Hospitals should step up and take the lead in sports medicine biologics

Legions of professional athletes have sought restorative medicine treatments for injuries to tendons, ligaments, cartilage, knees, hips, and backs, including such high-profile athletes as golfer Tiger Woods, basketball legend Kobe Bryant, Yankees player Alex Rodriquez, and tennis great Rafael Nadal.

In orthopedic sports medicine, the promise of regenerative medicine—or, the more accurate term, restorative medicine--is to accelerate healing and to decrease scar formation, adhesions, pain, and inflammation at the site of injury or surgical repair. (We can’t yet regenerate damaged tissues and joints or make them normal again. Rather, we’re creating a more favorable healing environment.) Faster and better healing limits muscle atrophy, allows for early weight bearing, and reestablishes range of motion, improving overall function and considerably shortening the amount of time an injured athlete is sidelined. While not yet substantiated, this evolving area of medicine may improve long-term outcomes as well.

Inspired by stories of the pros’ remarkable recoveries, collegiate, high school, and weekend athletes are also seeking restorative medicine therapies. These biologics are not just beneficial for athletes; there is a growing interest among those older individuals with arthritis – seeking an alternative to joint replacement for their activity related pain.

Restorative medicine is poised to grow. The global restorative medicine market is projected to reach $48.90 billion by 2021 from $17.20 billion in 2016, growing at a compound annual growth rate of 23.24% from 2016 to 2021.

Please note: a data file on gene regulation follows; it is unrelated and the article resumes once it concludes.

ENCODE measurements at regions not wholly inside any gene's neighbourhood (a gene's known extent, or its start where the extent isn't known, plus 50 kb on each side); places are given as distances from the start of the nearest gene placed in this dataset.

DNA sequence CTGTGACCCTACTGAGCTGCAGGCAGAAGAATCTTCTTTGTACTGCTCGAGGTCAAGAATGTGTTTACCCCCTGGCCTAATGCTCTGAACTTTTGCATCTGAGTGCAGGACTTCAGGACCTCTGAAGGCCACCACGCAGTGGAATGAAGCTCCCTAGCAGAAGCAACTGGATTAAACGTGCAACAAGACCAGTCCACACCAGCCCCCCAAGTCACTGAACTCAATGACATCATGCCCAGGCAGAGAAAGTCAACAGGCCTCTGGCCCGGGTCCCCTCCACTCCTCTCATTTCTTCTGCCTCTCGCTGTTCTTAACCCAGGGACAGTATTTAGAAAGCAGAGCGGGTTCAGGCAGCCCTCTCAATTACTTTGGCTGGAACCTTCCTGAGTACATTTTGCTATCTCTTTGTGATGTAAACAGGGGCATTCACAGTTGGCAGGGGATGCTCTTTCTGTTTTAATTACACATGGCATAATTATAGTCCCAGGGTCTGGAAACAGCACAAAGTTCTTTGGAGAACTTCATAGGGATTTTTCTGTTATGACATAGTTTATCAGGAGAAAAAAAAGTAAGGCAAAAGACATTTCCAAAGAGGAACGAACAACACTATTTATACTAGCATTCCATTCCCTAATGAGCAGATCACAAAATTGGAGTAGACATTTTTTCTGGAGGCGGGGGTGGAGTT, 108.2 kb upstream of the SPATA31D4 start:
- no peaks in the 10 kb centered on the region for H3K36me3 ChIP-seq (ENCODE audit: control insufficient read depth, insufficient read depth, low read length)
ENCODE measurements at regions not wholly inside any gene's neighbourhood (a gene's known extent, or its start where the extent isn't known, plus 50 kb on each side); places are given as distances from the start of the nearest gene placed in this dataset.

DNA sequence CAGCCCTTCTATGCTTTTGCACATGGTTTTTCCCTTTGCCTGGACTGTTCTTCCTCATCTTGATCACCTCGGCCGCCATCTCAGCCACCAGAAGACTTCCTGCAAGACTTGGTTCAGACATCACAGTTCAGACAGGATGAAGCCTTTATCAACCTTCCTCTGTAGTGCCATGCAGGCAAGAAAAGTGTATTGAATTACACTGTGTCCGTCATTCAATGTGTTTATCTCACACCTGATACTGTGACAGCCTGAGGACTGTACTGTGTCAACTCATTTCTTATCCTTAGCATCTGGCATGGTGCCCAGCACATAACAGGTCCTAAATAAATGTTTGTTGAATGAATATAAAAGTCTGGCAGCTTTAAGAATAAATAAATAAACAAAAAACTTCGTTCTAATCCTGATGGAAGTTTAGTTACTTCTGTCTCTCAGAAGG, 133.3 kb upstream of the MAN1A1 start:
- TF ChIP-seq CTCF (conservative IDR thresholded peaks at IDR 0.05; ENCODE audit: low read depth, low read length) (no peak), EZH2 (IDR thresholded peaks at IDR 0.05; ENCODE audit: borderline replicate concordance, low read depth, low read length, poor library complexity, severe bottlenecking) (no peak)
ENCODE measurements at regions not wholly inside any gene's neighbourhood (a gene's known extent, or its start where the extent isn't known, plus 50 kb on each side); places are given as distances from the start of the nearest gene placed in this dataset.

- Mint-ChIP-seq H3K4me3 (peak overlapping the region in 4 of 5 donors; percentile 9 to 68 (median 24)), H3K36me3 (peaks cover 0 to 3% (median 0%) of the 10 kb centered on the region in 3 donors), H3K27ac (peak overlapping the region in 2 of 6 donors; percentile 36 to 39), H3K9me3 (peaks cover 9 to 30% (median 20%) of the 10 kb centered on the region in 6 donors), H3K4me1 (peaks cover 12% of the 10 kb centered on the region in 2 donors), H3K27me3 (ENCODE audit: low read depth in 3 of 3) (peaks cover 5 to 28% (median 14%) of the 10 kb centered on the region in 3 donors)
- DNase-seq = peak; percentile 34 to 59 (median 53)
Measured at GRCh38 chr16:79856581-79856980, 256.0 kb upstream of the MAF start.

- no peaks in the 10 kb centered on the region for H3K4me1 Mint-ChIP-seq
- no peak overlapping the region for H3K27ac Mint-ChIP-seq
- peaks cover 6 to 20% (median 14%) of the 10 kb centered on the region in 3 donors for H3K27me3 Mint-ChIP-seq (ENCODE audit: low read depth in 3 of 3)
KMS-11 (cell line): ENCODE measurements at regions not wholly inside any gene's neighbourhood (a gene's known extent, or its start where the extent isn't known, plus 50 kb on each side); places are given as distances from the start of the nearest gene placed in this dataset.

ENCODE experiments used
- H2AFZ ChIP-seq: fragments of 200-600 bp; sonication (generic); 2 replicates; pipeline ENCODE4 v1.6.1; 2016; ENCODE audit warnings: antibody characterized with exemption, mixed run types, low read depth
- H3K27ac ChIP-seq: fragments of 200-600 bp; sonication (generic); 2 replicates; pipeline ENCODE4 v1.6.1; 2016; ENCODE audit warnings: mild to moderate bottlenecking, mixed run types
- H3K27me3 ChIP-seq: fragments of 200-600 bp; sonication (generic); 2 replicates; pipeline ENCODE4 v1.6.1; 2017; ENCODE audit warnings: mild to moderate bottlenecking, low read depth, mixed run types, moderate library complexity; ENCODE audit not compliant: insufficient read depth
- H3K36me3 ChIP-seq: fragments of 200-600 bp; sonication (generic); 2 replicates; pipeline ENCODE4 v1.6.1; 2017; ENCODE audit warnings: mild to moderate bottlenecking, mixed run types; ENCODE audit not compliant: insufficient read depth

Entrepreneurs have seized on that high-growth potential by starting independent restorative medicine clinics—and that worries me. Many of these freestanding regenerative medicine clinics are simply capitalizing on patient demand and are making claims unsupported by scientific evidence that commercially available biologics can cure degenerative osteoarthritis. As a physician, I’m concerned about the safety and efficacy of biologics administered by clinics more interested in reeling in self-paying patients willing to spend thousands of dollars on a treatment than in offering restorative medicine therapies that are truly effective. I see a big opportunity—and even a responsibility--for hospitals to offer regenerative medicine therapies that are safe and based on clinical evidence, not solely on marketing claims.

A major role for hospitals

Restorative medicine are biologic products that can repair, restore, or regenerate cells, tissues, or organs that are not functioning as they should due to injury, disease, aging processes, congenital defects, and trauma. Currently they are used most frequently in orthopedic applications for the treatment of soft tissue or cartilage conditions including meniscal repairs, reconstruction of ligaments or cartilage, and to treat plantar fasciitis, tennis elbow, and other inflammatory conditions. However, restorative-medicine therapies have also successfully treated diseases of the eye, chronic diabetic leg and foot ulcers, and burns for some time.

In orthopedics sports medicine, primary restorative medicine therapies include platelet-rich plasma (PRP), bone marrow aspirate concentrate (BMAC), adipose-derived mesencymal stem cells, and human amniotic membrane (AM)-derived tissues. These therapies take very different approaches while seeking to accomplish similar objectives. They are also procured in different manners, and in a variety of venues.